Cinematic Releases: A Single Shot

Sam Rockwell stars in a quaint small town thriller that's similar in tone to a Coen Brothers film while furthering his growth as one of today's most diverse actors. Rockwell is always the highlight of every film he's in. In A Single Shot he breaks away from this year's comedic routine of The Way Way Back with a dynamic performance more in the realm of his earlier dramatic works. A Single Shot is not an exciting film and it will be a tough watch for some, but Rockwell alone makes this a must see movie. 

In tone and delivery, A Single Shot can be compared to some of the Coen works, but definitely lacks the sense of unique character that define films like Fargo or No Country For Old Men. At the heart, this is a "man in the wrong place at the wrong time" movie and it follows that pattern throughout. A Single Shot is not a heartwarming feature and it's not going to make you sleep better tonight. It's a down on your luck type of movie and it hits you over the head over and over again with the reminder that the lead character, John Moon, is not a smart man, he doesn't make wise choices, and his luck will only continue to get worse. 

At times, A Single Shot seems devoid of intent on the part of some of the supporting characters/villains and they're often times hard to understand. This causes some minor confusion on the part of the viewer. At one point, Jeffrey Wright delivers a monologue that is definitely pertinent to the story but his voice is so drowned in southern drawl that its hard to make head or tails of what he's saying. I fully understand dedication to character but they went over board making him sound like a drunken southerner with a moonshine soaked liver.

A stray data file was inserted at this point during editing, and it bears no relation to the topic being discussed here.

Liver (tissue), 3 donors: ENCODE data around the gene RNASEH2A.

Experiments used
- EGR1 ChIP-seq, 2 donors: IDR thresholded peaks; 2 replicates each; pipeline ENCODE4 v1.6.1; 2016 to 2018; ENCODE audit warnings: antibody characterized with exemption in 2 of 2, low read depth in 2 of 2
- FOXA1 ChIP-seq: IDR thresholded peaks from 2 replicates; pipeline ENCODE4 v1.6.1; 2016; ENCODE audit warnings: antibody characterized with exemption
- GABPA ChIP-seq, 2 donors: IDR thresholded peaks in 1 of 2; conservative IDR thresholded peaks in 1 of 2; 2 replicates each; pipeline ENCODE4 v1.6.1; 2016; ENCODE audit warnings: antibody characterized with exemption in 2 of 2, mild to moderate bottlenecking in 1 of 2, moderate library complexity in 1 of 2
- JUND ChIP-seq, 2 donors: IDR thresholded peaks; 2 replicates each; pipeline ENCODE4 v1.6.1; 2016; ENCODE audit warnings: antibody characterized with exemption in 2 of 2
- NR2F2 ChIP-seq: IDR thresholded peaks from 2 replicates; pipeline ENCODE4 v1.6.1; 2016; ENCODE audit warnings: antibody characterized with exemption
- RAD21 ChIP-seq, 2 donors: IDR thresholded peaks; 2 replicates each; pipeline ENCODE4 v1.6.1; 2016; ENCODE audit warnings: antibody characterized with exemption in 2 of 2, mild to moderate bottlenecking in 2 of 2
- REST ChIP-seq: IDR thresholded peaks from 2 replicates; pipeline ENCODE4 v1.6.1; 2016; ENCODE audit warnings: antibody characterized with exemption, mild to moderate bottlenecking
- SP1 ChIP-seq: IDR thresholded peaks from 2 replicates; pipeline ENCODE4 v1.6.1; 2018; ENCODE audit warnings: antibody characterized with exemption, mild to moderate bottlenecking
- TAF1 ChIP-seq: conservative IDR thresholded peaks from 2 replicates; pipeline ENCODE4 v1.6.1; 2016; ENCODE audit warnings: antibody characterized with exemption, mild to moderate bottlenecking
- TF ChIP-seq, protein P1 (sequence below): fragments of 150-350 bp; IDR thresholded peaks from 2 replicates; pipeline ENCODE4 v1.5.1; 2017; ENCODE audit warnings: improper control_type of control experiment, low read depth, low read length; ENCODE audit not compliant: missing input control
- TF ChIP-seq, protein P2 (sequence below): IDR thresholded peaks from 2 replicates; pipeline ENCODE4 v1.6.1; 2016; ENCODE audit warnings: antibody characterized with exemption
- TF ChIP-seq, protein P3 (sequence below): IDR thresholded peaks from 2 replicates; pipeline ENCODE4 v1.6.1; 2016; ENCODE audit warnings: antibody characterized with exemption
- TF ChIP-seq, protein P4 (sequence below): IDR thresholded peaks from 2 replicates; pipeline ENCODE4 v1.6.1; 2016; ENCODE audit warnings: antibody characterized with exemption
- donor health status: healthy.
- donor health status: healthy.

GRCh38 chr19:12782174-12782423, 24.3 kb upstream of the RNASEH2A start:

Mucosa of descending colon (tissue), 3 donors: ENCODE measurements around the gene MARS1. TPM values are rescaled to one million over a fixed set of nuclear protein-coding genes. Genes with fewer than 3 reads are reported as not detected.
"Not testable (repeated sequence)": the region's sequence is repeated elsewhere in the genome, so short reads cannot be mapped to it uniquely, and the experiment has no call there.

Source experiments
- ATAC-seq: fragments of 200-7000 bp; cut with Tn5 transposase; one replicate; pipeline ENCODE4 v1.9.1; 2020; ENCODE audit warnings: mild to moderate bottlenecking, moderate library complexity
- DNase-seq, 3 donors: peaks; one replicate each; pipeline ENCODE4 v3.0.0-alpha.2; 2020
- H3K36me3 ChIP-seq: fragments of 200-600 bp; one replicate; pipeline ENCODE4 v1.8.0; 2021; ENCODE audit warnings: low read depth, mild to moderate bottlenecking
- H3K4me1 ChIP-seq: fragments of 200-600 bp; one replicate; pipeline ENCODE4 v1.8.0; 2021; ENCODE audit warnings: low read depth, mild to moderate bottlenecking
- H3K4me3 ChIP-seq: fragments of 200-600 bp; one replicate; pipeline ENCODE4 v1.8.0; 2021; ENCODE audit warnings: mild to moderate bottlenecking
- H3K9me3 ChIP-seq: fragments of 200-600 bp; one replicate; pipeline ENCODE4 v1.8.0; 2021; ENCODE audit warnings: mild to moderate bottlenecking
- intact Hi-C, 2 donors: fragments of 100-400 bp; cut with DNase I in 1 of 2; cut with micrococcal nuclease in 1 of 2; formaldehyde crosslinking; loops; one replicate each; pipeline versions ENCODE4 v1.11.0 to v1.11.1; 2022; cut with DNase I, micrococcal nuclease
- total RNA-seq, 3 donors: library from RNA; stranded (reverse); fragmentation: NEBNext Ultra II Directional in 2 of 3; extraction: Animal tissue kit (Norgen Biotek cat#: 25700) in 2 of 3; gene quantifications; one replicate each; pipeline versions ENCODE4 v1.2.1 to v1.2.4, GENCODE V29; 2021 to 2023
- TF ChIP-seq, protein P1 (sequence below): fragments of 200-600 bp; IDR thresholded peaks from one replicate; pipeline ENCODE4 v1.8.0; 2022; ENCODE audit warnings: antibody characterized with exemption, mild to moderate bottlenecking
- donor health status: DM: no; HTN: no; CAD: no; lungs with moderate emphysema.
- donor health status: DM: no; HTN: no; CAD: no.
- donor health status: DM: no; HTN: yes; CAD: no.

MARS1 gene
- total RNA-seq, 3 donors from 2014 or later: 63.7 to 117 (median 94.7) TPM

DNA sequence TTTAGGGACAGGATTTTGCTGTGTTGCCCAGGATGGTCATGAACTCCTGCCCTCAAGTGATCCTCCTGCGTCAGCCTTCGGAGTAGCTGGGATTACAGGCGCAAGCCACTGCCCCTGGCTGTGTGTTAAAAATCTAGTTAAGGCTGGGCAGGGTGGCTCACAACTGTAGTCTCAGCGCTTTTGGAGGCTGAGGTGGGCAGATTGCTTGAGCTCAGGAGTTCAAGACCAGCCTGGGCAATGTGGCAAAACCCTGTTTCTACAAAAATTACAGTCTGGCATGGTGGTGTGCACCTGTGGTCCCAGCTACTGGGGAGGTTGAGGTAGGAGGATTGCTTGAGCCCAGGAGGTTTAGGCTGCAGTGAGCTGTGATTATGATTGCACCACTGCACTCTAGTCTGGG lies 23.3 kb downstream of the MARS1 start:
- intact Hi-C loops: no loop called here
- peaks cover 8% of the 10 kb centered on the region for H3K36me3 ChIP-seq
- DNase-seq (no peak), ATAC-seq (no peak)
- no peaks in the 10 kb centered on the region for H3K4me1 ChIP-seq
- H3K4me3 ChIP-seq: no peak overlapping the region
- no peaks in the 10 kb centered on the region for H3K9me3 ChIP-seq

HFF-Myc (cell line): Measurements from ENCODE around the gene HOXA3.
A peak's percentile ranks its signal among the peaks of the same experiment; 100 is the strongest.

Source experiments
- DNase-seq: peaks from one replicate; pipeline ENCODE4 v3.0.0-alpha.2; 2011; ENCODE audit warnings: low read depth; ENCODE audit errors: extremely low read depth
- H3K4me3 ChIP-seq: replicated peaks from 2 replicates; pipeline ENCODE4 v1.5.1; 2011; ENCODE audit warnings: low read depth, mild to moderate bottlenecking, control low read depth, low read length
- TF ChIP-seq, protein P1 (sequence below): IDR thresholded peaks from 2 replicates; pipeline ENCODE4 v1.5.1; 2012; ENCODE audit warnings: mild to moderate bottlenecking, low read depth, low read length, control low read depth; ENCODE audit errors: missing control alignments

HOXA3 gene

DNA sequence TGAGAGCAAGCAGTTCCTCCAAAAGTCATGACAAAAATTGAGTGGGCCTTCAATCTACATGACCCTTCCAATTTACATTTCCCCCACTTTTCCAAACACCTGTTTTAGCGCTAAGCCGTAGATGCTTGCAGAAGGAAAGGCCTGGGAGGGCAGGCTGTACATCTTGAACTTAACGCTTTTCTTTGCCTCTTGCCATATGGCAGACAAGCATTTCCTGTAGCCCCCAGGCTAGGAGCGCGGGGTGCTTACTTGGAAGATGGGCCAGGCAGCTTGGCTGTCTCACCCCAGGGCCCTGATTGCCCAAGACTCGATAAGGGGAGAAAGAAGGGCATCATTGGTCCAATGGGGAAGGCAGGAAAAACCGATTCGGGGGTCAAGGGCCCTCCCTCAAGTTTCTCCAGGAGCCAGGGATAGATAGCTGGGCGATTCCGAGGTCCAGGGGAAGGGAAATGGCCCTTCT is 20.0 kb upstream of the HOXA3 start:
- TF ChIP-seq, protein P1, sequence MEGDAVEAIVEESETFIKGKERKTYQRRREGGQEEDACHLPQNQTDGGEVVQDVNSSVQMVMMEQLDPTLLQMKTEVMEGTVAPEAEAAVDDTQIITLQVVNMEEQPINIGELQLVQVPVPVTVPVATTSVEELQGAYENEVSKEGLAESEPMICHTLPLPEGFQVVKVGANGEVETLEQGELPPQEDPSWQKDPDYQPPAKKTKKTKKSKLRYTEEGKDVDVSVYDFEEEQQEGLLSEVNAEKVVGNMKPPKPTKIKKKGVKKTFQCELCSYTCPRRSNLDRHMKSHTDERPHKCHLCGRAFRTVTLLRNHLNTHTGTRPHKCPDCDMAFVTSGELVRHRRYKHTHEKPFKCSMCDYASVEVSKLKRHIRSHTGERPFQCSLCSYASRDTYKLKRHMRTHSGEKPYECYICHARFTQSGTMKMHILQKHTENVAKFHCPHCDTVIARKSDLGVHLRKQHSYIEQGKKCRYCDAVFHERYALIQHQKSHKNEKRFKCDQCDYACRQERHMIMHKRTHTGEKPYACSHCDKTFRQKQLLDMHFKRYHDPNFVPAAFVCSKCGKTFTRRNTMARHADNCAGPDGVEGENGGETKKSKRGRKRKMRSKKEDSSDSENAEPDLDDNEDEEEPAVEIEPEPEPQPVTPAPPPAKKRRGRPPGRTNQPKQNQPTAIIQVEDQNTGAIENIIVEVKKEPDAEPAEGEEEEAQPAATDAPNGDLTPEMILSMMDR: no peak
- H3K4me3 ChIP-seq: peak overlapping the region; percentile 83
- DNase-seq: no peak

A Single Shot is a slow moving feature that definitely captures the rural south in a new light. It shows the dark side of the spectrum: the motel living crack smoking alcoholic scum, the ram shackle mobile home dwellers, and the middle of nowhere storage container campers. Again, it's not a pretty film but one that's decisive in it's portrayal of dreary rural life and the people that inhabit the lifestyle.

Based on Sam Rockwell alone, I'd definitely suggest a watch. Just be ready to take a shower afterward because you're going to feel gross. 

- Review by Chris George